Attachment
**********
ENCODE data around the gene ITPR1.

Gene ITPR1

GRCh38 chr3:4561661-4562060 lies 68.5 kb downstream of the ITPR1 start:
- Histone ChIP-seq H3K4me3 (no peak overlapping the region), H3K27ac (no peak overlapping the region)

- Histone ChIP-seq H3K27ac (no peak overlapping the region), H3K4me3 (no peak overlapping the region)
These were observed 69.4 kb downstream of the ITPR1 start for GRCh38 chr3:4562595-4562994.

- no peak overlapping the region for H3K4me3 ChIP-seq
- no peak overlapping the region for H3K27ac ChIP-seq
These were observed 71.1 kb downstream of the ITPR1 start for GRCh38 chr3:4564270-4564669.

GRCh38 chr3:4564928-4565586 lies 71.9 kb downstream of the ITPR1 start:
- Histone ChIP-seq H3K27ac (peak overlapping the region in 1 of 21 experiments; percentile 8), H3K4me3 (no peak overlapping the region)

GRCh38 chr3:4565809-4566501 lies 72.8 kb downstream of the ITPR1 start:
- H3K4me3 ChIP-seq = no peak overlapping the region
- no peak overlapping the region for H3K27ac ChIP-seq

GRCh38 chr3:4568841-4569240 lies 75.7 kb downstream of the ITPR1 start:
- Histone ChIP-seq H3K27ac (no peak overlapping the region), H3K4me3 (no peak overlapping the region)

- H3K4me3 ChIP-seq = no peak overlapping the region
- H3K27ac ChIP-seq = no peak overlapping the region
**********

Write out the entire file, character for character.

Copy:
ENCODE data around the gene ITPR1.

Gene ITPR1

GRCh38 chr3:4561661-4562060 lies 68.5 kb downstream of the ITPR1 start:
- Histone ChIP-seq H3K4me3 (no peak overlapping the region), H3K27ac (no peak overlapping the region)

- Histone ChIP-seq H3K27ac (no peak overlapping the region), H3K4me3 (no peak overlapping the region)
These were observed 69.4 kb downstream of the ITPR1 start for GRCh38 chr3:4562595-4562994.

- no peak overlapping the region for H3K4me3 ChIP-seq
- no peak overlapping the region for H3K27ac ChIP-seq
These were observed 71.1 kb downstream of the ITPR1 start for GRCh38 chr3:4564270-4564669.

GRCh38 chr3:4564928-4565586 lies 71.9 kb downstream of the ITPR1 start:
- Histone ChIP-seq H3K27ac (peak overlapping the region in 1 of 21 experiments; percentile 8), H3K4me3 (no peak overlapping the region)

GRCh38 chr3:4565809-4566501 lies 72.8 kb downstream of the ITPR1 start:
- H3K4me3 ChIP-seq = no peak overlapping the region
- no peak overlapping the region for H3K27ac ChIP-seq

GRCh38 chr3:4568841-4569240 lies 75.7 kb downstream of the ITPR1 start:
- Histone ChIP-seq H3K27ac (no peak overlapping the region), H3K4me3 (no peak overlapping the region)

- H3K4me3 ChIP-seq = no peak overlapping the region
- H3K27ac ChIP-seq = no peak overlapping the region